The European Union and UNICEF will support primary school teachers in hard-to-reach areas with incentives for 2 years
At least 7,450 primary school teachers in hard-to-reach areas will receive monthly cash incentives for 24 months through the OUTREACH programme. The project funded by the European Union and UNICEF is implementing this in collaboration with National and State Ministries of General Education and Instruction (MOGEI).
The 7,450 primary teachers (1,950 qualified and 5,500 volunteer) will receive the monthly financial incentive as a training allowance under the Continuous Professional Development (CPD) programme, which will build capacity of volunteer teachers and enhance teacher retention in hard-to-reach areas to support regular teaching activities.
Teachers were selected by MOGEI through a comprehensive assessment of schools in hard-to- reach counties through the Integrated Food Security Phase Classification (IPC), the Education Cluster People in Need (PIN) mapping and the mapping of out-of-school children (OOSC).
“Teachers in hard-to-reach areas of South Sudan face multiple challenges and there is a lack of qualified female teachers. The OUTREACH programme will help overcome the shortage of teachers by building the capacity of volunteer teachers already teaching in the hard-to-reach regions,” said Hon. Awut Deng Acuil, National Minister of General Education and Instructions.
“While the European Union had to phase out the general incentives’ support for teachers and hand over this responsibility to the South-Sudanese authorities, we are happy to keep providing incentive payments to primary school teachers in hard-to-reach areas where educators work in extremely difficult circumstances,” said the EU Ambassador to South Sudan, Christian Bader.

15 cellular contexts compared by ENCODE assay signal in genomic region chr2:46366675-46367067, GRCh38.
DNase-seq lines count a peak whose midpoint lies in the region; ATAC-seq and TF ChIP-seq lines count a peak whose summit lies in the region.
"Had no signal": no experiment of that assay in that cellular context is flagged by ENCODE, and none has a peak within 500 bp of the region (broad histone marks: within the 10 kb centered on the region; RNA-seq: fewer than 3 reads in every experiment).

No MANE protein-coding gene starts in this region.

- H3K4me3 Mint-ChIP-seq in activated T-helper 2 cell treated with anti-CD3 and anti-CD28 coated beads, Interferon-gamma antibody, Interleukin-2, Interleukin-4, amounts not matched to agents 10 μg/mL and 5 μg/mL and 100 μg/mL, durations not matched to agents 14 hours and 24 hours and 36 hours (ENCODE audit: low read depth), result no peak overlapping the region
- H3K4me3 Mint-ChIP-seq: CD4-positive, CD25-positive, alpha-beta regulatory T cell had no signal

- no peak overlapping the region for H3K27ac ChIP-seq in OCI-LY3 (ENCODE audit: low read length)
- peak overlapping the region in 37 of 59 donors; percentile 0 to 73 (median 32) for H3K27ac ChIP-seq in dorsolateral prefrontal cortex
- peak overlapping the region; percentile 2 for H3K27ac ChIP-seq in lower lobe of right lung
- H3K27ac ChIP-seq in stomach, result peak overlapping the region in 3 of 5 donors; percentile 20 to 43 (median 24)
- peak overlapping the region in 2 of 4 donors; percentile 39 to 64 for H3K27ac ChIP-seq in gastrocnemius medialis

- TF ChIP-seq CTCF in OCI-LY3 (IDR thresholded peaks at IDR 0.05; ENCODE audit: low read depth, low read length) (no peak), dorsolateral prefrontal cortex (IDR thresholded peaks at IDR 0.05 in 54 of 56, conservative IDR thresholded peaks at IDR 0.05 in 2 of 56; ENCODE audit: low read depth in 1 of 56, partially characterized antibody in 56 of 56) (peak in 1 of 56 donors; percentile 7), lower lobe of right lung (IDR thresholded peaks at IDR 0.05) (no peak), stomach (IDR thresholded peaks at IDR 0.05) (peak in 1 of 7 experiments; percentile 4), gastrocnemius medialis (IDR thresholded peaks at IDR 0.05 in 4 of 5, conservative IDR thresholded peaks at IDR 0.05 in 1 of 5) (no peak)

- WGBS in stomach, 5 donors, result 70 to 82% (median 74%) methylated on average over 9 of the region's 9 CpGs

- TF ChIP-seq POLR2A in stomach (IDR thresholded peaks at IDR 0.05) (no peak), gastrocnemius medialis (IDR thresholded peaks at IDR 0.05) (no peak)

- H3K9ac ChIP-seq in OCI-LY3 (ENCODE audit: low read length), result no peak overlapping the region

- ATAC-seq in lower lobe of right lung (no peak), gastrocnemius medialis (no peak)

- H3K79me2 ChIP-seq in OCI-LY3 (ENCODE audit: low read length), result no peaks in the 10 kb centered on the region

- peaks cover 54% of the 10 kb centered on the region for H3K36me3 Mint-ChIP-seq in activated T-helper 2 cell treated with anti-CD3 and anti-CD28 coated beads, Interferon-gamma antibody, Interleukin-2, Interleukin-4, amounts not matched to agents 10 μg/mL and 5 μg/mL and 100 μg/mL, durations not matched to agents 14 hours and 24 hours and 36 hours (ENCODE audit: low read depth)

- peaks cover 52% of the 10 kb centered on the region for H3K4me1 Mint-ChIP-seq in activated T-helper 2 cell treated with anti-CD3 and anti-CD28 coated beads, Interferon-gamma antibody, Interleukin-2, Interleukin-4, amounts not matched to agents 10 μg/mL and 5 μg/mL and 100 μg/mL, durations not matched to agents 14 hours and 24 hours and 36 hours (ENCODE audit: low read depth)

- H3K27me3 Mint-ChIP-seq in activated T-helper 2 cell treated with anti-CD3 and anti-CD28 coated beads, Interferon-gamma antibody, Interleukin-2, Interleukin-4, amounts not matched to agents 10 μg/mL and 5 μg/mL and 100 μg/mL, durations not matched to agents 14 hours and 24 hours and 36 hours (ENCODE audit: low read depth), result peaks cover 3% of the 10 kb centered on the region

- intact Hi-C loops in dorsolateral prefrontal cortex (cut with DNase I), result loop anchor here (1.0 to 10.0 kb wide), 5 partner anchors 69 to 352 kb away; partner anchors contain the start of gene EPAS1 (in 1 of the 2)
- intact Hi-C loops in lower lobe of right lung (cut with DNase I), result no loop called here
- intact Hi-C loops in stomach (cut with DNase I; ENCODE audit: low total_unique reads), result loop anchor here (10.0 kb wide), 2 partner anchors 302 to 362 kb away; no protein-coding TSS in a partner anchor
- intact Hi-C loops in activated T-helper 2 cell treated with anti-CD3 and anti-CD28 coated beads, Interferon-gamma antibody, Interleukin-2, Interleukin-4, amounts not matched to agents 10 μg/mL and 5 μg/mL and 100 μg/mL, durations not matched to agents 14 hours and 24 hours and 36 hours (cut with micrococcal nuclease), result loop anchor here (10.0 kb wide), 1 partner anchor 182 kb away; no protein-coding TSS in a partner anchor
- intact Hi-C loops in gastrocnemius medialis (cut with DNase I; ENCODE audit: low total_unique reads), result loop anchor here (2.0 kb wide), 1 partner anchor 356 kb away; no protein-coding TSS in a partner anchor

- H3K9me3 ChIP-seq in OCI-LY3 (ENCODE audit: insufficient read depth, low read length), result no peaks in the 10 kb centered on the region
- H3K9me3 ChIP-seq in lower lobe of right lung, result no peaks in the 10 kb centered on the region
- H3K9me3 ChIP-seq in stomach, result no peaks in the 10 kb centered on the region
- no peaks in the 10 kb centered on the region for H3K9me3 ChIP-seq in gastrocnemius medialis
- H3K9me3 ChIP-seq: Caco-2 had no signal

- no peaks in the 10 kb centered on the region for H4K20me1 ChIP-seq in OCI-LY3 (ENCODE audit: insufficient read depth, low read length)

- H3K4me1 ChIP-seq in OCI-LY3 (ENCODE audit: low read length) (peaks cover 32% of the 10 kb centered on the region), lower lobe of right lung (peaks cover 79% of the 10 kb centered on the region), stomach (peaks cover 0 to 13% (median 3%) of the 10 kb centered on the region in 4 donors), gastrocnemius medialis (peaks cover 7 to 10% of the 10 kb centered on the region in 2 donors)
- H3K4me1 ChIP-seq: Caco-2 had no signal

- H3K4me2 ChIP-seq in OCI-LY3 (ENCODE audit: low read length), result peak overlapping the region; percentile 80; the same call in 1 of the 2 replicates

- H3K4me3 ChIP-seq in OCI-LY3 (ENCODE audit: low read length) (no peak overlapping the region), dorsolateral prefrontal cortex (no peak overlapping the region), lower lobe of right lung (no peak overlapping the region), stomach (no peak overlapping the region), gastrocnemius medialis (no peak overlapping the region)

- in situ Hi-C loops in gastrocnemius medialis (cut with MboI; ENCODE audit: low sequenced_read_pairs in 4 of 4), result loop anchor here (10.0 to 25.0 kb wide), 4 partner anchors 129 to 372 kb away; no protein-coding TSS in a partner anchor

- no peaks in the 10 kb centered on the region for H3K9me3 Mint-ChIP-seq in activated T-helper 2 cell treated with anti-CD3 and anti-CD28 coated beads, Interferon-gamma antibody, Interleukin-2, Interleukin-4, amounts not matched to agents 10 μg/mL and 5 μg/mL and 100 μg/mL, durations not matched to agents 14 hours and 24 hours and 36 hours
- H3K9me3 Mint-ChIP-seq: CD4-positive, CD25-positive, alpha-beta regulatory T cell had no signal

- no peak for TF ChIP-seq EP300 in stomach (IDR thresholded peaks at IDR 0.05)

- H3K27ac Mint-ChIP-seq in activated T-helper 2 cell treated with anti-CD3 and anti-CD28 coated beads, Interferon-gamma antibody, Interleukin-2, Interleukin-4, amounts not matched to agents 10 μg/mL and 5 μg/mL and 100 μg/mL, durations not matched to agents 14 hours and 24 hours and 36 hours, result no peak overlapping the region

The programme will also include a piloting of mobility allowance to 100 female teachers to attract and retain them as role models for female students in hard-to-reach areas.
“Without teachers in classrooms children cannot learn and these incentive payments will help to bring them back to the classrooms to facilitate quality learning for our children. Schools are also safe spaces for children where they are protected and can play and meet friends,” said Hamida Lasseko, UNICEF’s Country Representative.
The monthly teacher incentive payments will attract and retain teachers in schools and the training will improve their teaching skills and eventually contribute to improved learning outcomes for children in hard-to-reach areas in South Sudan.
In 2021, the first phase of the OUTREACH programme provided a one-off payment of incentives to 34,312 teachers nationwide for the back-to-school campaign.
Teachers are the backbone of the education sector and this programme will improve learning outcomes for children in South Sudan and help to provide equitable access to quality education across the country.
UNICEF promotes the rights and wellbeing of every child, in everything we do. Together with our partners, we work in 190 countries and territories to translate that commitment into practical action, focusing special effort on reaching the most vulnerable and excluded children, to the benefit of all children, everywhere.
For more information about UNICEF and its work in South Sudan visit: www.unicef.org/southsudan